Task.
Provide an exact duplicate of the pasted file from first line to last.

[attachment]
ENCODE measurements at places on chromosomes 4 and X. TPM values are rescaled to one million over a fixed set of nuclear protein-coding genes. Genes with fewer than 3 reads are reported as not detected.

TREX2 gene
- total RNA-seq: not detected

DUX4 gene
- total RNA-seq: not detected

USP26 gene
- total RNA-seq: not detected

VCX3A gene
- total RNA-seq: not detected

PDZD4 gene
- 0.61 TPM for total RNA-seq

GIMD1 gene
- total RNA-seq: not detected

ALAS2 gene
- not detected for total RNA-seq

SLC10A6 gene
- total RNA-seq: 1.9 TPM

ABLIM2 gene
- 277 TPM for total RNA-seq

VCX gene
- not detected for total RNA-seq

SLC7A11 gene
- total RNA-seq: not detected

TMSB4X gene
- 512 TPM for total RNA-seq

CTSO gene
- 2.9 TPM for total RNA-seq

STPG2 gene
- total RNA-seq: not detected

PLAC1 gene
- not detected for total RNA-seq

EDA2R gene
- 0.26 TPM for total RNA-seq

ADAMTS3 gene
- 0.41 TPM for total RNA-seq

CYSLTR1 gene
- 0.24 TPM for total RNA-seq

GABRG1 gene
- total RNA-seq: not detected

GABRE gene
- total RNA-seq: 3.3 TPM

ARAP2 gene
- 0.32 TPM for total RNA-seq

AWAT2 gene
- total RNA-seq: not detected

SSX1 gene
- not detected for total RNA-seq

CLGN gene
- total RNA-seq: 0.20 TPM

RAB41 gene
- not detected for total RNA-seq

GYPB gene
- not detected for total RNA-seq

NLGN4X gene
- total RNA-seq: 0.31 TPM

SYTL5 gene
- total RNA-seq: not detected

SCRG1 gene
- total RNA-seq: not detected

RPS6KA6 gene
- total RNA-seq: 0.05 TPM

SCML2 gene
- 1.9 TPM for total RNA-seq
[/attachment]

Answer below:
ENCODE measurements at places on chromosomes 4 and X. TPM values are rescaled to one million over a fixed set of nuclear protein-coding genes. Genes with fewer than 3 reads are reported as not detected.

TREX2 gene
- total RNA-seq: not detected

DUX4 gene
- total RNA-seq: not detected

USP26 gene
- total RNA-seq: not detected

VCX3A gene
- total RNA-seq: not detected

PDZD4 gene
- 0.61 TPM for total RNA-seq

GIMD1 gene
- total RNA-seq: not detected

ALAS2 gene
- not detected for total RNA-seq

SLC10A6 gene
- total RNA-seq: 1.9 TPM

ABLIM2 gene
- 277 TPM for total RNA-seq

VCX gene
- not detected for total RNA-seq

SLC7A11 gene
- total RNA-seq: not detected

TMSB4X gene
- 512 TPM for total RNA-seq

CTSO gene
- 2.9 TPM for total RNA-seq

STPG2 gene
- total RNA-seq: not detected

PLAC1 gene
- not detected for total RNA-seq

EDA2R gene
- 0.26 TPM for total RNA-seq

ADAMTS3 gene
- 0.41 TPM for total RNA-seq

CYSLTR1 gene
- 0.24 TPM for total RNA-seq

GABRG1 gene
- total RNA-seq: not detected

GABRE gene
- total RNA-seq: 3.3 TPM

ARAP2 gene
- 0.32 TPM for total RNA-seq

AWAT2 gene
- total RNA-seq: not detected

SSX1 gene
- not detected for total RNA-seq

CLGN gene
- total RNA-seq: 0.20 TPM

RAB41 gene
- not detected for total RNA-seq

GYPB gene
- not detected for total RNA-seq

NLGN4X gene
- total RNA-seq: 0.31 TPM

SYTL5 gene
- total RNA-seq: not detected

SCRG1 gene
- total RNA-seq: not detected

RPS6KA6 gene
- total RNA-seq: 0.05 TPM

SCML2 gene
- 1.9 TPM for total RNA-seq